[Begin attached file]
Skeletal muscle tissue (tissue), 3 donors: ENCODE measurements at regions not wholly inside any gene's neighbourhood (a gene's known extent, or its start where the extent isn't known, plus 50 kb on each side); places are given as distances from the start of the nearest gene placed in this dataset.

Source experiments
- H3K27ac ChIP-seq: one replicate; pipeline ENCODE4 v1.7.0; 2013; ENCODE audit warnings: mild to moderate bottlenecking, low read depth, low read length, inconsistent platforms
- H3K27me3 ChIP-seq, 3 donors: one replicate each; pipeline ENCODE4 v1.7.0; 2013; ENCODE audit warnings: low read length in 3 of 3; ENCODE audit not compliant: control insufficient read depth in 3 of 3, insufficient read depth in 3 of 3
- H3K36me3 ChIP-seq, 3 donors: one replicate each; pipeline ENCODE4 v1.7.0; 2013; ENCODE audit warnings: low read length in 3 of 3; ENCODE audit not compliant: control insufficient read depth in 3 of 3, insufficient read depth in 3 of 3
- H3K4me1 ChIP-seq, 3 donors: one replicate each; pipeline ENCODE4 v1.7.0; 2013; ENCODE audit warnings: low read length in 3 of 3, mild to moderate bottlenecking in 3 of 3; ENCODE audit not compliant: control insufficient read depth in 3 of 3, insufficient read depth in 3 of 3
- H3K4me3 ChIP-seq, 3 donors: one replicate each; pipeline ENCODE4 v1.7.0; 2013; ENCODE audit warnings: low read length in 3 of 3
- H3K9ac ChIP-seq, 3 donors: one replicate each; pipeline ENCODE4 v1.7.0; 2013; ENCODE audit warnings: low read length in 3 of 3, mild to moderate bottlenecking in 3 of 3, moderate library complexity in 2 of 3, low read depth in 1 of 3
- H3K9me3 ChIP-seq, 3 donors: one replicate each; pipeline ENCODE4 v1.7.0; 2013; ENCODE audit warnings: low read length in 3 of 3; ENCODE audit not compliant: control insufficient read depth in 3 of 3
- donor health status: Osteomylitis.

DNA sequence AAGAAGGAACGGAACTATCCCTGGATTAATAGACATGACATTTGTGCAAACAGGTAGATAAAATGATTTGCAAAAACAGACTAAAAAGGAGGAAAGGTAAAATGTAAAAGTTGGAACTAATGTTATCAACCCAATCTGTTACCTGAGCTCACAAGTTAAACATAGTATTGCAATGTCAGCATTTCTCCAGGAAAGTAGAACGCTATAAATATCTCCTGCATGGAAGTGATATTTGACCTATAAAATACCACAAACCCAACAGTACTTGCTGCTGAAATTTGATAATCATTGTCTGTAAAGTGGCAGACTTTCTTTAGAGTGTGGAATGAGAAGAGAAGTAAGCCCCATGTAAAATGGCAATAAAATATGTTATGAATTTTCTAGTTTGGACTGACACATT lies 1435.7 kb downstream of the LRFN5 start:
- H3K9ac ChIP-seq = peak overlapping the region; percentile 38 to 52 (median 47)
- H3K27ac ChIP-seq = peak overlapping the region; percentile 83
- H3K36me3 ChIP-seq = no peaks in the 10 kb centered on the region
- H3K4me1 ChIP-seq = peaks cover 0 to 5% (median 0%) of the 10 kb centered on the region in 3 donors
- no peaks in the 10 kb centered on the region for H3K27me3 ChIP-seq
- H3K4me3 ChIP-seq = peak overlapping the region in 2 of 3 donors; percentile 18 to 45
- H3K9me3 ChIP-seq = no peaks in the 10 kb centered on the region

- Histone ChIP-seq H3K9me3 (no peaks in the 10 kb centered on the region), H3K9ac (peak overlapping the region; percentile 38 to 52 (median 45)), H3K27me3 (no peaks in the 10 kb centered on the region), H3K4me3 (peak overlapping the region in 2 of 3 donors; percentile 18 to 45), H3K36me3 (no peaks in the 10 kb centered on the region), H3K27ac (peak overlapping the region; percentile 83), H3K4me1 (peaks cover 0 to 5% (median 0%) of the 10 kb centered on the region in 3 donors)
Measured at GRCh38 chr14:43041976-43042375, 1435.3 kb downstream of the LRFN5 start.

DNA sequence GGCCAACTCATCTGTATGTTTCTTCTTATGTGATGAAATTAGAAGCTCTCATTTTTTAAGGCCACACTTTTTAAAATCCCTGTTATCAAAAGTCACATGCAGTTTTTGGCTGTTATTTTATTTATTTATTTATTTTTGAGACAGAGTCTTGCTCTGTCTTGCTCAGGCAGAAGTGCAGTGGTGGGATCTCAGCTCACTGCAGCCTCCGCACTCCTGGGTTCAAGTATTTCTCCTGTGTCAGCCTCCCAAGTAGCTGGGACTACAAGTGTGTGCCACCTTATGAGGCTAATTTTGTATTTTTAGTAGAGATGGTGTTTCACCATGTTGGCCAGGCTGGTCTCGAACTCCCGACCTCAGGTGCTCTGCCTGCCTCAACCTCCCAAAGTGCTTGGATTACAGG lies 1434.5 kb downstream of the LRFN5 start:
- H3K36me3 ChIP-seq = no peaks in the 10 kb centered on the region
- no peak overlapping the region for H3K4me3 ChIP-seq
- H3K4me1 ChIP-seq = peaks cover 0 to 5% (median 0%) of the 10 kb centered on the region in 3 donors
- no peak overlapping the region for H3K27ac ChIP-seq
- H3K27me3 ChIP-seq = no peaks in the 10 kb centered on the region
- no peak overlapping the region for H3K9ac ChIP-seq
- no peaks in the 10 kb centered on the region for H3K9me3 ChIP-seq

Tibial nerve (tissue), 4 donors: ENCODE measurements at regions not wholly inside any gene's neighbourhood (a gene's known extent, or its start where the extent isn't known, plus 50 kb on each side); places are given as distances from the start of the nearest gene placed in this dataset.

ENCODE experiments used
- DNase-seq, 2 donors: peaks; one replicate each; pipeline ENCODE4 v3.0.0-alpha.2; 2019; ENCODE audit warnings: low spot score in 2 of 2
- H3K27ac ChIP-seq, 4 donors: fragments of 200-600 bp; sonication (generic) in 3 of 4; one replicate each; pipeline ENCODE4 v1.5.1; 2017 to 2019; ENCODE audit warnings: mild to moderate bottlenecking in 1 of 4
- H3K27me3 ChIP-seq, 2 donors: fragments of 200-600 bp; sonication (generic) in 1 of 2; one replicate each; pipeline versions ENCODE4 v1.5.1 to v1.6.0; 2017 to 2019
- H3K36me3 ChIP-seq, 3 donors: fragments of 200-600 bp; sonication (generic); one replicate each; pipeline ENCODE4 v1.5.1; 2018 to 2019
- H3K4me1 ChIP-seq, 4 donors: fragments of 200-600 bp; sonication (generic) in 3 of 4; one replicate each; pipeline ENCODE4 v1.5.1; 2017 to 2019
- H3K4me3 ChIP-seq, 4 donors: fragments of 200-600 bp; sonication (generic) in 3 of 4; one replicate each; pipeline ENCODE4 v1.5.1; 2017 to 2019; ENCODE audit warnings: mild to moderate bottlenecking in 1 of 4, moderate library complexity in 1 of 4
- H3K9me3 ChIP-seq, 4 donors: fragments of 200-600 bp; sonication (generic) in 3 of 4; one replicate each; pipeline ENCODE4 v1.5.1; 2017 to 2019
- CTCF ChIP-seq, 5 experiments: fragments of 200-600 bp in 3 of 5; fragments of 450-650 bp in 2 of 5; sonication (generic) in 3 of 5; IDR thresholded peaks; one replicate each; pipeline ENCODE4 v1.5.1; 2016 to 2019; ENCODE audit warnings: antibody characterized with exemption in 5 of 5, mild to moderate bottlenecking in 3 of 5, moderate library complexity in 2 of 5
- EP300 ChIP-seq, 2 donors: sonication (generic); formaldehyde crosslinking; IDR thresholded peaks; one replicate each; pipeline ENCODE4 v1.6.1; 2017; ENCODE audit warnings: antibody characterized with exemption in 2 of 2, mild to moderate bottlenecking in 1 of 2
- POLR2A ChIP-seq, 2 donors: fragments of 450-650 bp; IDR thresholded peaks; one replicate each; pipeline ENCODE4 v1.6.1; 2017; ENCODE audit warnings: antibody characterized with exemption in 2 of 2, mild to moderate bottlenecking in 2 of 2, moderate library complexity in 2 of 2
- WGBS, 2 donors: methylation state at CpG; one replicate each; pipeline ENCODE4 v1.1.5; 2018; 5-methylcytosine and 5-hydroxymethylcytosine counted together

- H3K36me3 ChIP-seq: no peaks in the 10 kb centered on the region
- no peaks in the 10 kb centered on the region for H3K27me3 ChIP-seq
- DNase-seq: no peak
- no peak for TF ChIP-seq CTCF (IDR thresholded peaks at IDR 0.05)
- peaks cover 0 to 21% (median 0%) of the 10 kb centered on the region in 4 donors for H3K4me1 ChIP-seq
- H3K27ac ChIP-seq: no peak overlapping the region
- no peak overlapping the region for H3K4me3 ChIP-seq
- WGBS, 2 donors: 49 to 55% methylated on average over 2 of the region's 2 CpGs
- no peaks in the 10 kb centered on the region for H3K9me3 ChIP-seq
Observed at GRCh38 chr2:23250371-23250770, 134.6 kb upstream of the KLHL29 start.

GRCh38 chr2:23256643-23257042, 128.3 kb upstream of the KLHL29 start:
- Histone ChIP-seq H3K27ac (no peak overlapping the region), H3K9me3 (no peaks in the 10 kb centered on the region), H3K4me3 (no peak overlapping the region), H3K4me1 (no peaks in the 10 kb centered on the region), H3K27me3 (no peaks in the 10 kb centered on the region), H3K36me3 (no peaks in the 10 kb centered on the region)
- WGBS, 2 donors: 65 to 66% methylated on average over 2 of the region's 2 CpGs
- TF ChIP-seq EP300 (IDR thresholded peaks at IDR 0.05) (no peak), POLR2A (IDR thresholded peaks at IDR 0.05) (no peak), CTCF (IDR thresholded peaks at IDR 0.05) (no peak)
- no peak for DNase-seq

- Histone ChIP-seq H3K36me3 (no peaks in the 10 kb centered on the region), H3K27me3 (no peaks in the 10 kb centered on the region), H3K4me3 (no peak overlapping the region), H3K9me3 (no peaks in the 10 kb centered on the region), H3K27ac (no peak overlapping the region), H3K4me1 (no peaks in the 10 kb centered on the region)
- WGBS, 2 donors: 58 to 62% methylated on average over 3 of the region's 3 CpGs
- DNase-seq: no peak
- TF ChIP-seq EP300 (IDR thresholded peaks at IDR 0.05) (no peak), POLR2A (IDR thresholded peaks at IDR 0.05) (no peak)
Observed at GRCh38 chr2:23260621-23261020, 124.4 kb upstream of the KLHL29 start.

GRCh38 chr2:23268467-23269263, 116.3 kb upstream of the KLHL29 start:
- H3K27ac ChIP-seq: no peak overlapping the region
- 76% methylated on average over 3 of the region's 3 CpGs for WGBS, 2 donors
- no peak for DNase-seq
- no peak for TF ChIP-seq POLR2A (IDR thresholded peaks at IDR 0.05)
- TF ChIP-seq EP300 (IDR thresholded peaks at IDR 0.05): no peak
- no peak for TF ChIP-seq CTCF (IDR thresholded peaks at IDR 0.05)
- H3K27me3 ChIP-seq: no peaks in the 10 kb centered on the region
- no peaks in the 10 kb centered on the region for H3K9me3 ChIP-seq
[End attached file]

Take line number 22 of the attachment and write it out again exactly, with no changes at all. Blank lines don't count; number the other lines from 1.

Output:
- H3K36me3 ChIP-seq = no peaks in the 10 kb centered on the region